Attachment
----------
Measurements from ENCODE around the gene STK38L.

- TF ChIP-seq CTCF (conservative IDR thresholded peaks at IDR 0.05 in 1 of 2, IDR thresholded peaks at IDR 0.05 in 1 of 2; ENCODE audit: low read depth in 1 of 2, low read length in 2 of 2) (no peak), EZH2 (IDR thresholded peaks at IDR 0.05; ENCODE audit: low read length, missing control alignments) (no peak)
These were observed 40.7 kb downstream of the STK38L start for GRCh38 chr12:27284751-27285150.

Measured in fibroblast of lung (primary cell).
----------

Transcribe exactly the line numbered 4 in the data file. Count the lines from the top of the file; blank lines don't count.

Measured in fibroblast of lung (primary cell).